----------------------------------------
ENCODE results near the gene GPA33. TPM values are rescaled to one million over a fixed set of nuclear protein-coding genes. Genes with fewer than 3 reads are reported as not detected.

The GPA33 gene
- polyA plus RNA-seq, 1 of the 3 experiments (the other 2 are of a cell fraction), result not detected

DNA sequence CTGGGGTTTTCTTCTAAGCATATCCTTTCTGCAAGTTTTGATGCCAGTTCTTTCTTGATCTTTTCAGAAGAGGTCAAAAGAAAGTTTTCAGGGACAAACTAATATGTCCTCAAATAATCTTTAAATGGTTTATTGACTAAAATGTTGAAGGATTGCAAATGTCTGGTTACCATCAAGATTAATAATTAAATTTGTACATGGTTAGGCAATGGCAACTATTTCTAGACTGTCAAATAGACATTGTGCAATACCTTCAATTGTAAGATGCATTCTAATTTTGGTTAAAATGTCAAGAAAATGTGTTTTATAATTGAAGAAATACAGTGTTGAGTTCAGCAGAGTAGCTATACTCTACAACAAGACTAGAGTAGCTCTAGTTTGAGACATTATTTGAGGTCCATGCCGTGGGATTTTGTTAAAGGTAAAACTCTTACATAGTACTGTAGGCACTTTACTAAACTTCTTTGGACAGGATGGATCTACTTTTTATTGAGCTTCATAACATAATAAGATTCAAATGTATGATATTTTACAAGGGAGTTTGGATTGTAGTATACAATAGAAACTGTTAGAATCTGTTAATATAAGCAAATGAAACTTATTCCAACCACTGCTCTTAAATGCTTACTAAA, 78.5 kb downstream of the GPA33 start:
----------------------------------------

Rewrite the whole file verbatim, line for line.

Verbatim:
ENCODE results near the gene GPA33. TPM values are rescaled to one million over a fixed set of nuclear protein-coding genes. Genes with fewer than 3 reads are reported as not detected.

The GPA33 gene
- polyA plus RNA-seq, 1 of the 3 experiments (the other 2 are of a cell fraction), result not detected

DNA sequence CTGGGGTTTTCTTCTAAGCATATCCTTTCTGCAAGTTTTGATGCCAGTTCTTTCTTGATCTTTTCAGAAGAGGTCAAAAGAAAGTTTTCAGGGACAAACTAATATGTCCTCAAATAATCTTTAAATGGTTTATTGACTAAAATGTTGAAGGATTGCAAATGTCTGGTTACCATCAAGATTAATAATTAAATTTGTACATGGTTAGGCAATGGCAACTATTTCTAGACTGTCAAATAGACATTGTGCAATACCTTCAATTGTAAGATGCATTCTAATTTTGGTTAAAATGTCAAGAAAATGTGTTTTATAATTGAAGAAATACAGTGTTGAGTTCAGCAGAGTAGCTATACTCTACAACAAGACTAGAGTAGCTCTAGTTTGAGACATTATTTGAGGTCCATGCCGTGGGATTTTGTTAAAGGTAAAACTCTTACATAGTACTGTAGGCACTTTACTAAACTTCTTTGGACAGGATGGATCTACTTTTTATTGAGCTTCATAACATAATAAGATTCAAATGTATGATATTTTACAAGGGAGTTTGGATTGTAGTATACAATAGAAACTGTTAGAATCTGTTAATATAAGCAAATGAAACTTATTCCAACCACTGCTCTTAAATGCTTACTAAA, 78.5 kb downstream of the GPA33 start: